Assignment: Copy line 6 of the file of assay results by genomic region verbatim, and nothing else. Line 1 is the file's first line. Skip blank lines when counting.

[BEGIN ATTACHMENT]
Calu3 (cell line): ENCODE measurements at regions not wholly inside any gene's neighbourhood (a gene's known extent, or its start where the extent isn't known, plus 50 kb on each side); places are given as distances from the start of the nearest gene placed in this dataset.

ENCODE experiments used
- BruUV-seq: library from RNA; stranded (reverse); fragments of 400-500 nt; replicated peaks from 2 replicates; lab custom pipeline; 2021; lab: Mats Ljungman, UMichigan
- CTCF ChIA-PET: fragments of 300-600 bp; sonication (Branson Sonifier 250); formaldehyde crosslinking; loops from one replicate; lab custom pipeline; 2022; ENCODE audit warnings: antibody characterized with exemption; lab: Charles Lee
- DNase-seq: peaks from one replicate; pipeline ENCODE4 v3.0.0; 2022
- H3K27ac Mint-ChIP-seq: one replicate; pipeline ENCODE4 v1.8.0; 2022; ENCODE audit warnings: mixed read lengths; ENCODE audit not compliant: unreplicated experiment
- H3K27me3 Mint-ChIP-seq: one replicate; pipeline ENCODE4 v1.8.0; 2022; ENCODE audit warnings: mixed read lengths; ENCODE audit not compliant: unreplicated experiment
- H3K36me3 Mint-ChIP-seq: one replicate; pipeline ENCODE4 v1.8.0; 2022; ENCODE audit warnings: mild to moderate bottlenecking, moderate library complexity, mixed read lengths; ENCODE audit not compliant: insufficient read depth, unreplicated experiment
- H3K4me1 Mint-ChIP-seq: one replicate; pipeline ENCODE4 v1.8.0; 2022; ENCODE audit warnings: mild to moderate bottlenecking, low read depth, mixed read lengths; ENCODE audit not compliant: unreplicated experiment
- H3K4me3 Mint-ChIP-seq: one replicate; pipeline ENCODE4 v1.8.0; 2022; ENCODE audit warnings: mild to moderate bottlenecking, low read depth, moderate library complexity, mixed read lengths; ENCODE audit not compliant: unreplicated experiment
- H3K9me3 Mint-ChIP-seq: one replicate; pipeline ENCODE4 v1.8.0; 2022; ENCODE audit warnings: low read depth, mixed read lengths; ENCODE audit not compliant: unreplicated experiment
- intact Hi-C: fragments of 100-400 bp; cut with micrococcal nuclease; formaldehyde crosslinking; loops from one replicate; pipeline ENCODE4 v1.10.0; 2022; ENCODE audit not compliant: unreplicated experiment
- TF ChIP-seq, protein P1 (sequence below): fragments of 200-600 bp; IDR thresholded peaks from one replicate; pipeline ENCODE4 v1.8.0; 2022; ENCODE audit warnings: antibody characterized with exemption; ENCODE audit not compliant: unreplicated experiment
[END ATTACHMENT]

- H3K27ac Mint-ChIP-seq: one replicate; pipeline ENCODE4 v1.8.0; 2022; ENCODE audit warnings: mixed read lengths; ENCODE audit not compliant: unreplicated experiment